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This is a podcast version of the video interview available here.

If you have ever taught children, you may well have come across the ‘Let’s Go!‘ series, now on the third edition and a multimedia behemoth! I met with Barbara, one of the authors, at the ETJ Chubu Expo in October 2009 and she was kind enough to give this interview. She is delightful company and I wish I’d left the camera running because we talked for as long again after I turned it off. She has a lot to say about teaching children and professional development in particular, but we also touched on a few other topics. If you haven’t already, you should check out Barbara’s blog and have a look for her on twitter (@barbsaka ). Being in this part of the world opportunities to meet members of the online ELT community are limited, so it is always especially enjoyable to catch up with someone as lovely as Barbara… even if it is only a few times a year ; D

If you like this, please subscribe via iTunes as there are plenty more on the way.

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I talked to Professor Jennifer Jenkins about English as Lingua Franca, what it is and what it means to us as teachers. As usual, a google scholar search turns up quite a lot of good reading in this area, but I would recommend this short article as a good starting point.

Barbara Seidlhofer’s name came up in the discussion too, and I recommend this article as a very important one in the development of the field.

Seidlhofer B. (2004) ‘Teaching English as a lingua franca’. Annual Review of Applied Linguistics Vol.24: 209–239

The Vienna-Oxford International Corpus of English is an ongoing attempt to build a sample of non-native interaction in English.

Here is a review (mine!) of her 2007 book ‘English as Lingua Franca: Attitude and Identity’

And finally, some commentary on David Graddol’s book (and a free pdf download of the whole thing) which we mention later in the podcast.

From this particular conversation? I am still in agreement with the philosophy behind ELF… but it ELF doesn’t need my permission, as a native speaker, to exist and thrive. The fact is that non-native speakers are now driving the language forward. My difficulty, as a teacher, is what I do about it. What is a mistake, and what is just a difference? How does this impact on my writing class? How long have I got to become fluent and fully literate in another language, before I become obsolete? Listen, enjoy, and comment please. But play nice – I know this topic can get particularly feisty….

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Angela is a texbook writer, teacher, teacher trainer and sometime commenter on this very blog! You can see her interview in video form here.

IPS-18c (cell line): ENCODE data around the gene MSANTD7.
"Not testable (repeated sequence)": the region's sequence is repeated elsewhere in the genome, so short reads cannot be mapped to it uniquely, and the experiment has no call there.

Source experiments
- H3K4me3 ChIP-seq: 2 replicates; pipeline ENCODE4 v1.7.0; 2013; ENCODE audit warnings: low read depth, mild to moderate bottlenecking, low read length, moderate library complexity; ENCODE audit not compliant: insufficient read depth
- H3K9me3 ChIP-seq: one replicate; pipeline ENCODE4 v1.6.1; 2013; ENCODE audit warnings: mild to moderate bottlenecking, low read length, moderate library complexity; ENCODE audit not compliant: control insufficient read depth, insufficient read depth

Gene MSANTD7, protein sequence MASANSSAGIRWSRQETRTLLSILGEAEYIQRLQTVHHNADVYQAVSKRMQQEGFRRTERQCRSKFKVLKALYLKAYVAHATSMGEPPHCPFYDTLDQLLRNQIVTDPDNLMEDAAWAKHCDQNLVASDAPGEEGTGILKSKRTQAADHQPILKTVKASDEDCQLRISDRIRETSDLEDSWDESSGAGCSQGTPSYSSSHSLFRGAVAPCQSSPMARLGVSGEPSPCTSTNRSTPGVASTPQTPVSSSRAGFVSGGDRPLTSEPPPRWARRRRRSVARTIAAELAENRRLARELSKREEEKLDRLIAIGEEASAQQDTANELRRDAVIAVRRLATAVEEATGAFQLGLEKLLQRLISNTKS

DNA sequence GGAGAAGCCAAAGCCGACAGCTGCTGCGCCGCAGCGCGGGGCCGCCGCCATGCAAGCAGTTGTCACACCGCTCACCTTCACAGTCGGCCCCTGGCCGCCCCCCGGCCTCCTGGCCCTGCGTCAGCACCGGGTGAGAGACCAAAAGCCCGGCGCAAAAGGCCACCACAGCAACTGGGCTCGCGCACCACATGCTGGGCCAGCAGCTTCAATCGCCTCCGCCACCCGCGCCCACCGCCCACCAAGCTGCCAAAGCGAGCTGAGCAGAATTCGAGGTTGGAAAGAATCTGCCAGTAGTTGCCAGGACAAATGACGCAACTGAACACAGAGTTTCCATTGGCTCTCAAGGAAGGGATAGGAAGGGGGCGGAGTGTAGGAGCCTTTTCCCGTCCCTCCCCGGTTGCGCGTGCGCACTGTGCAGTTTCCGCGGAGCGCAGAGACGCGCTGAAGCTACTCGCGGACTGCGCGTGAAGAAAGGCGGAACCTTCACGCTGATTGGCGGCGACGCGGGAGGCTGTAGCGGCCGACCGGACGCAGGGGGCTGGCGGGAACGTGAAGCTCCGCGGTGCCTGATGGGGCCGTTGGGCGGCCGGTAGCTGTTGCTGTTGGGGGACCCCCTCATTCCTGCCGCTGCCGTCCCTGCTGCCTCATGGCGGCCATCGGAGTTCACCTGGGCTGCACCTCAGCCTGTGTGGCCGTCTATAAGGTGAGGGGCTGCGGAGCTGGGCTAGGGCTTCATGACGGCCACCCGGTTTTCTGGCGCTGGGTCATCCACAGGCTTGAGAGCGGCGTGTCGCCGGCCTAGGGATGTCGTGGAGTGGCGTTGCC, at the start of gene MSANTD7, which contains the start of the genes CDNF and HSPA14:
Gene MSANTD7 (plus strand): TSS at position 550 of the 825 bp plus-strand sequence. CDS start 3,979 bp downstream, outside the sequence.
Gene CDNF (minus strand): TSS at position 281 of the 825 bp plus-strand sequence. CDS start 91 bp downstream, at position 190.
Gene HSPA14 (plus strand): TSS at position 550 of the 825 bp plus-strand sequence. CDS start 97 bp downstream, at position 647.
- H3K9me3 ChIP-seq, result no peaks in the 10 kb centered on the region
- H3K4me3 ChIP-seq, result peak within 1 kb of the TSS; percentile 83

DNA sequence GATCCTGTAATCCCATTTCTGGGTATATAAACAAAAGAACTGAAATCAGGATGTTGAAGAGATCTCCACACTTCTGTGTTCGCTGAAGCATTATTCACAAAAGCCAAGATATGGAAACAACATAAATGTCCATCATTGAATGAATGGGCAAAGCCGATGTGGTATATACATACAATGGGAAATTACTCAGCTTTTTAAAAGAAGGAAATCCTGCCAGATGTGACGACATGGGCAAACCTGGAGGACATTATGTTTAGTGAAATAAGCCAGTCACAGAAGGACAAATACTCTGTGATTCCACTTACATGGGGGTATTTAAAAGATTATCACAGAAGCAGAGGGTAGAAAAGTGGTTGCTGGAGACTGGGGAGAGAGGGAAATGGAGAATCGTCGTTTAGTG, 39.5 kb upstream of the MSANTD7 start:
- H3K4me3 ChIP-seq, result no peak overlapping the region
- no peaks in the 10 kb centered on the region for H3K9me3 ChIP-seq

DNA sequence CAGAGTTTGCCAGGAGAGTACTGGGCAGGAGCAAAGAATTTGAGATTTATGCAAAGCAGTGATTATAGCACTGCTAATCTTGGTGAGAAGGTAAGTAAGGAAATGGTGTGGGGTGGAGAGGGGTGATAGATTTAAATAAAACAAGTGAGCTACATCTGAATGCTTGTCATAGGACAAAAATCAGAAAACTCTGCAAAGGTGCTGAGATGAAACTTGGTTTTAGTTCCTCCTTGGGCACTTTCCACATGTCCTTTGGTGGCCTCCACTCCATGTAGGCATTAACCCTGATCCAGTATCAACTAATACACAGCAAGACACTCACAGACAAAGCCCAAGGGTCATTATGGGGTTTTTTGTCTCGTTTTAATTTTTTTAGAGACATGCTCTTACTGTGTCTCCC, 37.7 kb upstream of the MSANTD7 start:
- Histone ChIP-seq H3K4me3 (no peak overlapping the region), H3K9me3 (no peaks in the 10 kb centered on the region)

If you like this podcast, please subscribe in iTunes, and write me a review! More are available in the archive – just click the ‘podcast’ tag below. I am always interested in talking to people, so email me if you would like to be interviewed for future episodes at darrenrelliott@gmail.com.

Cheers!

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Trying to get the podcast versions of the interviews off the ground – there are now four available for download as mp3 audio files, either manually from this blog, or via the one-click iTunes subscription up in the top corner of the sidebar there. There will be more to follow, as I edit the audio files I have. Hopefully, by the summer I will be caught up enough so all interviews will be available simutaneously as audio downloads and video streams.

I’m still interested in interviewing teachers via skype…my details are on the ‘about’ page up there….

If you enjoy the podcsats, please leave a nice iTunes review… that helps them move up the rankings, and helps get them publicised to people who might otherwise miss them.

My Podcast Alley feed! {pca-ba5157345185a6fb6739dc8e1dea8cd8}

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An audio version of the video interview we did at the JALT conference in Shizuoka, Japan.

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LINKS

Window-dressing vs. Cross-dressing in the EFL Sub-culture. (The article I referred to in the interview… revived by the magic of twitter)

The New School- Online MA programme which Scott Thornbury (amongst others) is teaching on.

Scott’s own website, where you can see his edited plenary slides and plenty more.

There has been a lot of discussion of dogme around the blogosphere recently, triggered by the tenth anniversary of the movement. Not all of it kind….

Romantic Comedy with a Sinister Twist. A Marxist Critique of Dogme ELT. « Marxist TEFL Group

Critical DOGME or DOGME with Sympathy for the Critical? | Critical Mass ELT: Reflections on the World of English Language Teaching

D is for Dogme « An A-Z of ELT

But let’s not forget the prestigious ELTON award!

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An audio version of the video interview we did at JALT 2009 in Shizuoka, Japan.

I first saw Miles speak a couple of years ago at another JALT event, and at the time was very impressed with his fair but candid assessment of writing and publishing in ELT. When I started this series he was one of the people I was hoping to talk to, so I was delighted to see his name as a featured speaker.  Amongst other things, we talked about how a book is put together, design, the pain of writing, the needs of students and teachers and the future of the publishing industry.

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